Wreck diving in Croatia is a fascinating sport that allows you to combine your passion for scuba diving with the history of the country. Croatia is one of the best places in Europe to practice scuba diving. Its indented coastline with 1185 islands allows for an invaluable variety of underwater landscapes.
Croatia is also the perfect place to discover beautiful wrecks. The areas with the highest concentration of wrecks are around the region of Istria and the island of Vis in the Split-Dalmatia region. In this article, I will show you the most interesting shipwrecks in the Adriatic Sea to visit region by region. Further, I will present other unique wrecks such as submarines, airplanes and other underwater attractions that are accessible even for absolute beginners: the so-called underwater museums.
On the map, the icons correspond to the wrecks I will mention in this article. By clicking on the different icons, you will be able to see the name of the wreck, the region where it is located, the depth at which it lies, the year it was sunk, the size of the wreck and, in some cases, links to the offer to visit the attraction with one of our trusted providers.
Shipwreck diving in Croatia:
Shipwrecks are undoubtedly the most common type of wreck you will come across when wreck diving, but by no means is it a repetitive activity. In fact, in Croatia, you can find boats of different eras, ranging from a 2000-year-old Roman shipwreck, to those sunk during World War II. Each boat has a different size and degree of preservation. Some are broken in two sections, such as the boat Caesar Rossarol or the Hans Schmidt. Others have coral formations on them, such as the ship Michelle. Some of the ships were warships, while others were cargo ships.
Below I will explain which are the most intriguing wrecks depending on the region you are staying in.
Shipwreck diving in Istria
Although it is very difficult to narrow down the most beautiful wrecks in Istria, I’ve listed below five wrecks that, without doubt, deserve to be seen. These ships all sank between World War I and World War II. Indeed, while the Adriatic Sea was very important for trade, even in ancient times, the sea around the Istrian peninsula was littered with mines and was the scene of some major battles during these wars.
- Coriolanus: This ship, a British minesweeper, sank after a mine detonated on May 5, 1945 off the coast of Novigrad. The ship, which is now home to a wonderful marine flora and fauna, is full of sponges and fish. The wreck is located at a minimum depth of 17 m (ship bridge) and maximum depth of 29 m below sea level. What’s particularly interesting are the cannons that are still clearly visible to divers.
- Giuseppe Dezza (TA-35): This ship, an Italian minesweeper, renamed to TA-35 by the German Army, was sunk by a British aircraft and broke in two in 1944, about 10 km south of Rovinj. The ship is now at a depth of 32-37 m. An important feature of this wreck that attracts many curious divers is the possibility to admire the cannons and military equipment.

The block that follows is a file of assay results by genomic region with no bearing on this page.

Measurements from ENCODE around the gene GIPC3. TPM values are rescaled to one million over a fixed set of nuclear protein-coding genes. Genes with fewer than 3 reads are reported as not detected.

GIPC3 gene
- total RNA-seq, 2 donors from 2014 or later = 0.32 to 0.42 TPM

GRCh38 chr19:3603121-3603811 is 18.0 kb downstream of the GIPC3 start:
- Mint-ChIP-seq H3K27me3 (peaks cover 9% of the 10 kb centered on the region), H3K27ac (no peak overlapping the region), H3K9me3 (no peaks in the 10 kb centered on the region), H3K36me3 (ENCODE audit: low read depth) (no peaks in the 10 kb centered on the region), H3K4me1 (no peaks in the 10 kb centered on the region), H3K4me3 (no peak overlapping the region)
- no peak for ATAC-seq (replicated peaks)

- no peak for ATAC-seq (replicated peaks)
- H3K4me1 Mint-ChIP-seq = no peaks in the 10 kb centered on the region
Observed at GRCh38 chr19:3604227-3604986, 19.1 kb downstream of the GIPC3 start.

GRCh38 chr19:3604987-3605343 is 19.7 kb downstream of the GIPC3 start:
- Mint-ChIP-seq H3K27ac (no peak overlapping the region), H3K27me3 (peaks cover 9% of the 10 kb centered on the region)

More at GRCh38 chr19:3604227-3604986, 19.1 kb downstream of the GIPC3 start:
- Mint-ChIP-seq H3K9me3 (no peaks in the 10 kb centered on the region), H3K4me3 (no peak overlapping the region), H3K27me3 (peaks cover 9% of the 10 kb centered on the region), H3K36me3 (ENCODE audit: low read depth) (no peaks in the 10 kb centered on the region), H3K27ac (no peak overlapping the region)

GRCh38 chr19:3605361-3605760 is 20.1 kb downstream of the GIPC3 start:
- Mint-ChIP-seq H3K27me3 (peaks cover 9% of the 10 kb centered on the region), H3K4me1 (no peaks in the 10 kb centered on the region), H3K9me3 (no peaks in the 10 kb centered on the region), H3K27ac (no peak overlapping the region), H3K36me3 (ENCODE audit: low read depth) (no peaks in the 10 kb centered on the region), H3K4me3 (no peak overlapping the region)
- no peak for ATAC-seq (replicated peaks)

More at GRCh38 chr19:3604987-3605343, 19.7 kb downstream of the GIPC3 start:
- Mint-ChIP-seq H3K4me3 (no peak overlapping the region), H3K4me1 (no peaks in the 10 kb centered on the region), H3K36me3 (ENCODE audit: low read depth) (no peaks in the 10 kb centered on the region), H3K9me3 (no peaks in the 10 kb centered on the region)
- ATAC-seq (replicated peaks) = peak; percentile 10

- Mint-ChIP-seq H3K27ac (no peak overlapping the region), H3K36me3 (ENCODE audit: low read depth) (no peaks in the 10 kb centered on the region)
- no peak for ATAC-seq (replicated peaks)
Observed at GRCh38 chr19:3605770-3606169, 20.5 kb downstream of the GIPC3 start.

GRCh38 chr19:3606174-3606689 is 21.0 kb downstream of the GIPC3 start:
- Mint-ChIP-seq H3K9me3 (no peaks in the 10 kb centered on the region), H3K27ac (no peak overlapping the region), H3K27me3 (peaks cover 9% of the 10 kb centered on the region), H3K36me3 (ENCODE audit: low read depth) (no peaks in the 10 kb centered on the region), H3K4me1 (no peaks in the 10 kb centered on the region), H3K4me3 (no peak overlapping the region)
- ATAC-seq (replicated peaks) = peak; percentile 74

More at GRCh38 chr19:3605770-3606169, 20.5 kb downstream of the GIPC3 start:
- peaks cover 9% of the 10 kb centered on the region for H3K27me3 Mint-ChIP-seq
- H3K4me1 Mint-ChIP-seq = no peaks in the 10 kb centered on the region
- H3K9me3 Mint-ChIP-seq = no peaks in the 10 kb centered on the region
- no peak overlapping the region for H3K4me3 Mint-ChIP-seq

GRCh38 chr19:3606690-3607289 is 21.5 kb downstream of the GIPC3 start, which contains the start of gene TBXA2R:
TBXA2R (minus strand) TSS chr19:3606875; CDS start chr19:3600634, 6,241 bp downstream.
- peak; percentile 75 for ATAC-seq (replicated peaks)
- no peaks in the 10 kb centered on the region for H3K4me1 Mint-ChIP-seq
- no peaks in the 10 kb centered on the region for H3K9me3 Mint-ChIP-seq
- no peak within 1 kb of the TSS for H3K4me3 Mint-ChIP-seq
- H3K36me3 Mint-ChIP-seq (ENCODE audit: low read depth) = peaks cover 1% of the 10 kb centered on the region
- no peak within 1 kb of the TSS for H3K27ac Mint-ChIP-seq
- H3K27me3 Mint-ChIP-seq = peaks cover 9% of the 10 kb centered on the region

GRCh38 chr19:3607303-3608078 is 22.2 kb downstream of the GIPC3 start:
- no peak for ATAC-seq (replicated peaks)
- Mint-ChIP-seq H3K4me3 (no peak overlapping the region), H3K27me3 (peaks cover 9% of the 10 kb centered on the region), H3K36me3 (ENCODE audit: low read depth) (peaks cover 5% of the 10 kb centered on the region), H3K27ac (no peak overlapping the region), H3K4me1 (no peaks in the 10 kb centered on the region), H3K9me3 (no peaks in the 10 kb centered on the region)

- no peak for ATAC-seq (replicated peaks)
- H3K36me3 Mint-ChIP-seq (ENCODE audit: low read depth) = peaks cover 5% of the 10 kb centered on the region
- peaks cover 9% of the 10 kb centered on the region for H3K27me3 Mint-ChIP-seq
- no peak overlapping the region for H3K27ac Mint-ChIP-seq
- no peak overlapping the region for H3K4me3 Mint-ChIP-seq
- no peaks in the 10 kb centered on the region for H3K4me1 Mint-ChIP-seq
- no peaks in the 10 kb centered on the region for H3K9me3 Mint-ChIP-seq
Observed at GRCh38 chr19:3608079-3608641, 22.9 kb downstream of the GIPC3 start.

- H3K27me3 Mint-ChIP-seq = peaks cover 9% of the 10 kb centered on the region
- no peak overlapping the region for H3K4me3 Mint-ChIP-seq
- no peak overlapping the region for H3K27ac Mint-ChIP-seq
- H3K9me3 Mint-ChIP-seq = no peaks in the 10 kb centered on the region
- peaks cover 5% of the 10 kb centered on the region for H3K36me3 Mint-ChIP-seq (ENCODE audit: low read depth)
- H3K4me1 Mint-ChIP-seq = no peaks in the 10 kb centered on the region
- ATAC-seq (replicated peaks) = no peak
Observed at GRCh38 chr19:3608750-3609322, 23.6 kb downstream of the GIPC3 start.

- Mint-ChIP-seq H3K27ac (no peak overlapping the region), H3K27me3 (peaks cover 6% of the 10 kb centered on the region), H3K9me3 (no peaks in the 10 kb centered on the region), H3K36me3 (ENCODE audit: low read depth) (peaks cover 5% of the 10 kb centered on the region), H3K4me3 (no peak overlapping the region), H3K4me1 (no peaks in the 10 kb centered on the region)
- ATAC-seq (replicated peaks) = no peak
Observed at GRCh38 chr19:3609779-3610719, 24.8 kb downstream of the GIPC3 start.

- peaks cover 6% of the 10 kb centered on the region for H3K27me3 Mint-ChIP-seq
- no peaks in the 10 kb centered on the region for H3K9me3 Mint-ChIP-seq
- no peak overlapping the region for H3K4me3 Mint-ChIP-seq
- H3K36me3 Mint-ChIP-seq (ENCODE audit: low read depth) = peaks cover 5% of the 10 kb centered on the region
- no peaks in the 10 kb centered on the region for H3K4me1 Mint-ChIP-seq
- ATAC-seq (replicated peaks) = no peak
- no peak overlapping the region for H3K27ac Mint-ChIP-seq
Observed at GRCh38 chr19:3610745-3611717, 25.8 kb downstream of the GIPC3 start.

- Baron Gautsch: The Austro-Hungarian civilian passenger vessel sunk on August 13, 1914 on its way from Kotor to Trieste because of a KGB mine. Despite the rapid intervention of 3 ships, more than half the passengers died in the accident. The captain and the officer who survived were arrested and accused, among other things, of not having followed the route established by the navy and of not having reacted to warnings of danger once they had entered the minefield. Afterward, authorities conducted investigations into the incident. Each year on the anniversary of the disaster, a ceremony is held in memory of the victims. The boat now lies at a depth of 28-39 m and has many entry points allowing interested divers to admire its interior.
- Hans Schmidt: This ship full of armour sank and broke into two parts on January 23, 1943 off the coast of Pula. The ship Hans Schmidt, also known as Constantinos or Istra, is located at a depth of 28-42m. The Munitions can be easily seen when on a wreck diving excursion.
- Cesare Rossarol (Cez 1, Cez 2): This ship, an Italian destroyer, sank on the 16th of November 1918 on the south-eastern coast of Istria and broke into two parts. The most probable cause of the incident was, again, a mine. The explosion was very strong and the ship sank very quickly. Only 10% of the crew survived. The ship now lies at a depth of 40-50 meters. Its two parts are located particularly far from each other, more than 300 meters apart. During the dive it is possible to see a cannon and a machine gun still clearly visible, even if they are covered with algae and sponges.
If you are interested in wreck diving in Istria, do not miss our article: Wreck diving in Istria
Shipwreck diving in Zadar County
One of the most interesting wreck dives in Croatia is the one you can do on the island of Pag. The charm of this dive site is the antiquity of the objects found here (I century BC), which were discovered just a few years ago, in May 2018, by Vedran Dorušić, the director of Foka Diving Centar Šimuni. A little further south, on the island of Dugi Otok, there is another wreck, much less ancient but just as interesting. The reason why this wreck called Michelle is a popular destination for diving excursions, is the fact that part of it emerges from the sea, thereby making it suitable for snorkeling too.
- Letavica (Straon): The wreck dates back to the first century BC. Underwater, you can admire a lot of amphorae from the Roman era sunk together with a vessel estimated to be about 25-30 m in length, and of which now no trace remains. The amphorae, which are in a single block of 23 m and are covered by marine vegetation, are of many different types. Several meters away, you can admire a part of the anchor that probably belonged to the Roman ship.